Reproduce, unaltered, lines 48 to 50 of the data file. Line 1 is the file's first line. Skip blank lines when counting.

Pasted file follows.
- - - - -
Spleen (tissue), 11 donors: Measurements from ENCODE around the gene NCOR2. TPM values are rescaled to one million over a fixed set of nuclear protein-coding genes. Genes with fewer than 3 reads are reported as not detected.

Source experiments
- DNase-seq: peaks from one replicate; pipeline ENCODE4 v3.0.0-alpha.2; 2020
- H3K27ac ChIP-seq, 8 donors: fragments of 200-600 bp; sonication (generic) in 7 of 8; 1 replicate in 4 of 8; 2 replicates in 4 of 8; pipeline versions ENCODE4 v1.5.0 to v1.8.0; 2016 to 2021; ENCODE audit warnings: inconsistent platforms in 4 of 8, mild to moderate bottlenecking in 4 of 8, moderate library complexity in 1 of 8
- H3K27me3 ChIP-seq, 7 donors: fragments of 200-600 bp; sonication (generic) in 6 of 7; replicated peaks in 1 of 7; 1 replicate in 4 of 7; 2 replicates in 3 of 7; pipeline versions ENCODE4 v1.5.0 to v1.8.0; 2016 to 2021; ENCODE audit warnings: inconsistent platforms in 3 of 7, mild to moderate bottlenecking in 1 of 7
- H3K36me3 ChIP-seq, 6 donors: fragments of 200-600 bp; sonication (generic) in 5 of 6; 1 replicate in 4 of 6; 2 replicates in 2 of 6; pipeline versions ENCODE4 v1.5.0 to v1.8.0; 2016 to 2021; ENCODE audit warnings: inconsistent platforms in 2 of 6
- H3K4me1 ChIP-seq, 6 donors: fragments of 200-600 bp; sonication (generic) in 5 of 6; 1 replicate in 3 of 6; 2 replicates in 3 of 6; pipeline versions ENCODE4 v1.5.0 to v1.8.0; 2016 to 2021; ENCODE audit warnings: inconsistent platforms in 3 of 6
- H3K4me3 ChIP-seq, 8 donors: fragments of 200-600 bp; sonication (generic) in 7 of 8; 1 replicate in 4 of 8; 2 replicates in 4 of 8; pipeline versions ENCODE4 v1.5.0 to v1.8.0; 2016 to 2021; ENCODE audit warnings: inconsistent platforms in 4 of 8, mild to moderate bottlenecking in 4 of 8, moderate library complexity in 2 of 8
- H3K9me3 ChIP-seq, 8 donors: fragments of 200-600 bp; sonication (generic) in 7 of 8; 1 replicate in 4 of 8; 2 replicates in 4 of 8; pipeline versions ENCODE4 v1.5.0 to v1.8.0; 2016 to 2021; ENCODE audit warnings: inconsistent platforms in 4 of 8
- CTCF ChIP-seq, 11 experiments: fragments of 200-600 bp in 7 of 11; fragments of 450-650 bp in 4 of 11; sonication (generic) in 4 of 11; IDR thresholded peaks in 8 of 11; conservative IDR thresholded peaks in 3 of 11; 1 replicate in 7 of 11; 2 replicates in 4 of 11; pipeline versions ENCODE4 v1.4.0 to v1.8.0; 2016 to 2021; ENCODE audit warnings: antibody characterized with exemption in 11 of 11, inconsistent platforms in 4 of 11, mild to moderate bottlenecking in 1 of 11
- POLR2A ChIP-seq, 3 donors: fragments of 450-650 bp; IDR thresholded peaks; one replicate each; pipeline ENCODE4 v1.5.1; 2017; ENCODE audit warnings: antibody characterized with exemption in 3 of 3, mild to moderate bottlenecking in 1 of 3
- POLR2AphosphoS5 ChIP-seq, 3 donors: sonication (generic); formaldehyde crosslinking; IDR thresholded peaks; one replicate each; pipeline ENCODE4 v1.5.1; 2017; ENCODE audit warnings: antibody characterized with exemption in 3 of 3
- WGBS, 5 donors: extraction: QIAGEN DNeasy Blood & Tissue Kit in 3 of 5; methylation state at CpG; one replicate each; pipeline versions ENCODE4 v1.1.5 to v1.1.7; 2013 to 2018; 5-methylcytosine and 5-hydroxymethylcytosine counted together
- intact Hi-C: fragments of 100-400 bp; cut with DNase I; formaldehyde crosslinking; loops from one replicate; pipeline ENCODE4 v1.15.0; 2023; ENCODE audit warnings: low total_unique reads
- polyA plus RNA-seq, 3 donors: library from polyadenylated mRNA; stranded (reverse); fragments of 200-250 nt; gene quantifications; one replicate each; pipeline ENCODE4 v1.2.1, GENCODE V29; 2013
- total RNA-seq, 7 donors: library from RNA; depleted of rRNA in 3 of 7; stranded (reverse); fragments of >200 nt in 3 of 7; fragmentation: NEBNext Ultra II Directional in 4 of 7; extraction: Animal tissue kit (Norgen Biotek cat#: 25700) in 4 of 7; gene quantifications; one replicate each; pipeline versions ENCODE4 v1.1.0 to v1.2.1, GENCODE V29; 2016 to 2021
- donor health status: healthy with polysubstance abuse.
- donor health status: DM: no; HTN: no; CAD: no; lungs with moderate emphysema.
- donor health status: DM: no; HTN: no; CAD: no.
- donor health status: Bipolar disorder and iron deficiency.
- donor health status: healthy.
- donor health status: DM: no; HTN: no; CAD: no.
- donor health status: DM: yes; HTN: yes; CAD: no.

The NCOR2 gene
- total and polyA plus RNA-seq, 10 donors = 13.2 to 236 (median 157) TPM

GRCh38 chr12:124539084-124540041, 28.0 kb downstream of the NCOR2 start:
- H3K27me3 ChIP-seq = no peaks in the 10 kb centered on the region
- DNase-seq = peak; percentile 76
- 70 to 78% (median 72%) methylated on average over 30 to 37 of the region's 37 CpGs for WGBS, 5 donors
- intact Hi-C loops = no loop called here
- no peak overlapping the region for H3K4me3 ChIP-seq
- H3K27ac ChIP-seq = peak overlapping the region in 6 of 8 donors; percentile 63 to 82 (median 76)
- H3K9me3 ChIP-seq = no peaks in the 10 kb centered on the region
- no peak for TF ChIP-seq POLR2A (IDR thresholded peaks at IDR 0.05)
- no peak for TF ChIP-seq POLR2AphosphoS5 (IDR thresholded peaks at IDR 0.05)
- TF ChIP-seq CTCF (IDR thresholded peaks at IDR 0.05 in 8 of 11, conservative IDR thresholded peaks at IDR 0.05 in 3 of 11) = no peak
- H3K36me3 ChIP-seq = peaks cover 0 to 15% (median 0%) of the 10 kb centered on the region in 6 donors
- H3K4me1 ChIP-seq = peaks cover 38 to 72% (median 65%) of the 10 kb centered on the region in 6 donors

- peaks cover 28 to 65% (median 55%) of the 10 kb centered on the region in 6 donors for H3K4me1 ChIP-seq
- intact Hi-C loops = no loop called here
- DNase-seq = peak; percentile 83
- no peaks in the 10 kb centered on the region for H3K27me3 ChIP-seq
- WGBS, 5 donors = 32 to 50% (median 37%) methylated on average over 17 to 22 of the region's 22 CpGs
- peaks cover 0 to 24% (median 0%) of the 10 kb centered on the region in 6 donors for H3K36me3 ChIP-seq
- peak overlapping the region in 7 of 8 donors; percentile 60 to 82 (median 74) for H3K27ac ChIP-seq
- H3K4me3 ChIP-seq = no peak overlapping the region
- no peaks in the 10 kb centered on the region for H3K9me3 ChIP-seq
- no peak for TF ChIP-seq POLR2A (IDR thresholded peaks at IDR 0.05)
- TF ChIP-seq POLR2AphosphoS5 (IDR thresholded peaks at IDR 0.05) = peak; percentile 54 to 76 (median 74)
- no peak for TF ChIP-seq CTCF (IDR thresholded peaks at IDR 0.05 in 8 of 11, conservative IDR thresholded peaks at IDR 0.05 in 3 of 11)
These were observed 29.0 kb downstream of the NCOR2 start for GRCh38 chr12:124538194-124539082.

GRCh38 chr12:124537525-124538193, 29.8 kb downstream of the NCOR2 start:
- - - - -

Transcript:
- no peak for TF ChIP-seq POLR2A (IDR thresholded peaks at IDR 0.05)
- TF ChIP-seq POLR2AphosphoS5 (IDR thresholded peaks at IDR 0.05) = peak; percentile 54 to 76 (median 74)
- no peak for TF ChIP-seq CTCF (IDR thresholded peaks at IDR 0.05 in 8 of 11, conservative IDR thresholded peaks at IDR 0.05 in 3 of 11)